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Northwestern choirs to perform 'Haunted Harmonies' Oct. 30

 

October 26, 2018



Northwestern Oklahoma State University Department of Fine Arts will present “Haunted Harmonies,” featuring the Northwestern Choirs, Tuesday, Oct. 30, at 7 p.m. at First Baptist Church. Admission is free, and the audience is encouraged to dress in Halloween costumes.

Approximately 50 choir students have been preparing for this concert since the beginning of the semester. Karsten Longhurst, director of choral studies, will direct the performance accompanied by Meichen Hou, adjunct instructor of music.

Longhurst, who said he has always wanted to do a Halloween-themed concert, said that “Haunted Harmonies” will consist of approximately 16 Halloween pieces.

“There are so many songs that talk about things that are haunting and things that bring fear like death, ghouls, ghosts and the supernatural powers like werewolves and haunted houses,” Longhurst said. “There’s also a lot of fun pieces that are around that theme.

“I always thought doing something like this can be a little bit kitsch, but at a collegiate level there’s so much great music that has to deal with the Halloween kinds of things. The Halloween holiday goes way back. In the Mexican tradition we have the ‘Day of the Dead,’ and I thought it would be cool to kind of intertwine death and ghosts and things like that because there is so much great music written about things like that, and there’s so much great poetry set to music.”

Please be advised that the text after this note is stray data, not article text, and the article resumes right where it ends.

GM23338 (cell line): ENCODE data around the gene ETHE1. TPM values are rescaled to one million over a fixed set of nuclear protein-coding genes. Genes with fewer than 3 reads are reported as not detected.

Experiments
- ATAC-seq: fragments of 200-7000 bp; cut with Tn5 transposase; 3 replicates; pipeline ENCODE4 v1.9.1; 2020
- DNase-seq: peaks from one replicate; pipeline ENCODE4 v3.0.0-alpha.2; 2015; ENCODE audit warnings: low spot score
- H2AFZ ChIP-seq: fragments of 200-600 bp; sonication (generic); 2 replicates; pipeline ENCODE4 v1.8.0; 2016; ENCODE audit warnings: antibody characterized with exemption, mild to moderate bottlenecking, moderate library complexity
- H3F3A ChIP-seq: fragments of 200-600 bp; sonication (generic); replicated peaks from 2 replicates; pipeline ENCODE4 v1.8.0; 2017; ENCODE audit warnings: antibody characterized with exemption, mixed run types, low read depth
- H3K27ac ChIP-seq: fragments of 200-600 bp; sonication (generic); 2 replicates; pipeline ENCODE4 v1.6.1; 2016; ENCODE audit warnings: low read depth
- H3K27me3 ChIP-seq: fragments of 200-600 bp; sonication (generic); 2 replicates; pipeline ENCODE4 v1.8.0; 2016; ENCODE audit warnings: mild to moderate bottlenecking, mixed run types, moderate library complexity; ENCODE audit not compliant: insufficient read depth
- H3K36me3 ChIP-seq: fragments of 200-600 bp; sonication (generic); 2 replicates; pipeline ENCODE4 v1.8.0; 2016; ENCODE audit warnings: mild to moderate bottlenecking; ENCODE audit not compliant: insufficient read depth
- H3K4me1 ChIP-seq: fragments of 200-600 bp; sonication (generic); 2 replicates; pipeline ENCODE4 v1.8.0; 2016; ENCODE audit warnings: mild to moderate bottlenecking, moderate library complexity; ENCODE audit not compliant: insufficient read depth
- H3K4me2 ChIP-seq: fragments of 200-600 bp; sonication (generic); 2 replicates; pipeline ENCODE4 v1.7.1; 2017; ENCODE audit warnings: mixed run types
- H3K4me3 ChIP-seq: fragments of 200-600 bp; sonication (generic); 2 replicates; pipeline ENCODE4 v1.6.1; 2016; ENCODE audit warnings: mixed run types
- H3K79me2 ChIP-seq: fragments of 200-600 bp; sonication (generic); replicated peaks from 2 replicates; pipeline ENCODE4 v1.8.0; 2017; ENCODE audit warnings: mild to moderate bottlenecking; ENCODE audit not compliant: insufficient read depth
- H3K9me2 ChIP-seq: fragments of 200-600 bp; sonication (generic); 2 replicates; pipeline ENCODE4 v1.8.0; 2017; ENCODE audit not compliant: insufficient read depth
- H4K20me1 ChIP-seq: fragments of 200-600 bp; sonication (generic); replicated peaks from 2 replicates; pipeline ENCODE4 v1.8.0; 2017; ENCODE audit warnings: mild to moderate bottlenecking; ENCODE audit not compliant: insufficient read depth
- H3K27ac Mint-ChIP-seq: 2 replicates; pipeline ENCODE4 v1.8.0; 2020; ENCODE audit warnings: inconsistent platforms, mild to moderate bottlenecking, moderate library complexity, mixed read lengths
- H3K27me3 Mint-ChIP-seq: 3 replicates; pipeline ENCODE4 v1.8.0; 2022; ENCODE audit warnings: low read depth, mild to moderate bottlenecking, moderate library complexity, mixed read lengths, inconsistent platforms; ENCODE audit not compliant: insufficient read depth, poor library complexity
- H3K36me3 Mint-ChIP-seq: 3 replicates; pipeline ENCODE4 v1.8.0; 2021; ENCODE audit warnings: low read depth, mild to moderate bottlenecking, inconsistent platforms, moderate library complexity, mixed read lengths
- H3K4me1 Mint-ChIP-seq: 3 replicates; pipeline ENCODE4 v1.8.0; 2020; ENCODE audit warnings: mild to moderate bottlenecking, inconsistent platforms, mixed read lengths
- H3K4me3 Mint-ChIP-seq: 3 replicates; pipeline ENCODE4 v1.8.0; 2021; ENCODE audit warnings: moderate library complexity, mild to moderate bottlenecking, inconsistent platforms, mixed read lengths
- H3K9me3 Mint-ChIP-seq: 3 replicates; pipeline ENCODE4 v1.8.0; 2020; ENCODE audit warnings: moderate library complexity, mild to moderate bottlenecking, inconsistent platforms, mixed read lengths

Longhurst said the concert will feature the Northwestern Concert Choir, University Chorale and University Singers. The choirs will include a mixture of male and female singers; however, there will be a couple of pieces with male-only voices and a couple of pieces with female-only voices.

“I think there are some songs people will recognize,” Longhurst said, “We’re singing ‘Ghost Riders in the Sky,’ and we’re closing off with the ‘Nightmare Before Christmas Medley.’ We’re singing a piece that the text is from Shakespeare’s 'Macbeth,' ‘Double Double Toil and Trouble’ – most people know that famous line from Macbeth.”

Longhurst said he encourages people to come out because the choirs are good, the music is great, from its text to its composers, and it’s fun.

 

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